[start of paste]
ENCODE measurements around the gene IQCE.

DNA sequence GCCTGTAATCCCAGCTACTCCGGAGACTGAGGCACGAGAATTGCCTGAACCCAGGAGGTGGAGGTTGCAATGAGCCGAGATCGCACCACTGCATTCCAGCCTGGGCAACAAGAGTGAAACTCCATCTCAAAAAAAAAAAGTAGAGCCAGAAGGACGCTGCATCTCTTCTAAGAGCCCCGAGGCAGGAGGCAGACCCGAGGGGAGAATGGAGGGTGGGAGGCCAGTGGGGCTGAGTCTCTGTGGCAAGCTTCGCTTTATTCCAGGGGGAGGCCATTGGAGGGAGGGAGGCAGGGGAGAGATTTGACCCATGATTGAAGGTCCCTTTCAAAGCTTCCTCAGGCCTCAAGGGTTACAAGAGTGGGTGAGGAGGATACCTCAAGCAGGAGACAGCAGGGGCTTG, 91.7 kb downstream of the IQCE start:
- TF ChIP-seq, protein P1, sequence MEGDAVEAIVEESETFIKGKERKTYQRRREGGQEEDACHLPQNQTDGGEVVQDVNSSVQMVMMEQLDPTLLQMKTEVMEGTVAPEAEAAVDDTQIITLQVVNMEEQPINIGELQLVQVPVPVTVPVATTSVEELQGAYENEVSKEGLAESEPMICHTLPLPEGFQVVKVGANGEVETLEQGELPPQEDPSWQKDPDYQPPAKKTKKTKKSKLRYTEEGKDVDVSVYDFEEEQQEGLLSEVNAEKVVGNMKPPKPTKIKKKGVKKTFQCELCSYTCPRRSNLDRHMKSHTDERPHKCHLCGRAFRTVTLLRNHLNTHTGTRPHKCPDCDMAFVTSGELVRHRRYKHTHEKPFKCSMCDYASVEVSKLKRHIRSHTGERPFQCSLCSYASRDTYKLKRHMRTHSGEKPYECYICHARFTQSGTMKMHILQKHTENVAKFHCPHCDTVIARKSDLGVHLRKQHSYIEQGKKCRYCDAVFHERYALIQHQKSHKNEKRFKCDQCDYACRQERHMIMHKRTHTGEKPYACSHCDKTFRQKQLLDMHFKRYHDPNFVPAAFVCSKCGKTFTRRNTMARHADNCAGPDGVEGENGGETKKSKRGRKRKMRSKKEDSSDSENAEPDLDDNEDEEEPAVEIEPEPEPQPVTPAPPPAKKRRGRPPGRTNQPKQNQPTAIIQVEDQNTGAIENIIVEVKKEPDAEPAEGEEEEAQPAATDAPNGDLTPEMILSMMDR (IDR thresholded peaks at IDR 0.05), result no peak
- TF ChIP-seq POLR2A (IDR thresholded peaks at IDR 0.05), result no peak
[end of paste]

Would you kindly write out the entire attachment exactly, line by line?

ENCODE measurements around the gene IQCE.

DNA sequence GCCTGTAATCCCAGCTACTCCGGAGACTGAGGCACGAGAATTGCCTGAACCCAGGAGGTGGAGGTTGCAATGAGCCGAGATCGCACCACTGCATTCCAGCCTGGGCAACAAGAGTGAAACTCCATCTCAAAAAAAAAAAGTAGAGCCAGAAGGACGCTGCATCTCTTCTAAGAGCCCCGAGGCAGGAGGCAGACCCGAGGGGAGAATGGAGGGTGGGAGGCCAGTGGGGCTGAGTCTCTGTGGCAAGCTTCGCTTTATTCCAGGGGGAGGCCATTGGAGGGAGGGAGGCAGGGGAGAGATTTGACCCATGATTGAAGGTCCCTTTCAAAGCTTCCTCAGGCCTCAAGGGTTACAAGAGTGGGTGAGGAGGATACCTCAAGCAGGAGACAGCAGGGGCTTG, 91.7 kb downstream of the IQCE start:
- TF ChIP-seq, protein P1, sequence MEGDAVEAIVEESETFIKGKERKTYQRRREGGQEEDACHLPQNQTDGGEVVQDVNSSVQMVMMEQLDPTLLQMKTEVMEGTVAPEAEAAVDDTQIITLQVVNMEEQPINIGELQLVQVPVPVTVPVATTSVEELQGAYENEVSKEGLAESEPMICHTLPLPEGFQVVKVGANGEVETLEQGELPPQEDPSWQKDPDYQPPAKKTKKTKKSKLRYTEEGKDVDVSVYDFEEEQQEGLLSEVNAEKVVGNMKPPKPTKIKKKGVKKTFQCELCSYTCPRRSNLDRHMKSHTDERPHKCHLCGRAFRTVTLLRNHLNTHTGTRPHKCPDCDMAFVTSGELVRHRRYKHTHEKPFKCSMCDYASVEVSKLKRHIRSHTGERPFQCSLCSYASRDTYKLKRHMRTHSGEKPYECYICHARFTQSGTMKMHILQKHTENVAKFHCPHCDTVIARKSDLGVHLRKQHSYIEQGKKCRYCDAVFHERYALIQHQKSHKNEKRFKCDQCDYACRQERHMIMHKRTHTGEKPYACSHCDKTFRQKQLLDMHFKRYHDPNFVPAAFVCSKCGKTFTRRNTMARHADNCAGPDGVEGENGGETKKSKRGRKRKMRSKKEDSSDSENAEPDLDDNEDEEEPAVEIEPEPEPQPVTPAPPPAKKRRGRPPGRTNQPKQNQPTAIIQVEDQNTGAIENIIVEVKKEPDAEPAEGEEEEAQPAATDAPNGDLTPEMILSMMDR (IDR thresholded peaks at IDR 0.05), result no peak
- TF ChIP-seq POLR2A (IDR thresholded peaks at IDR 0.05), result no peak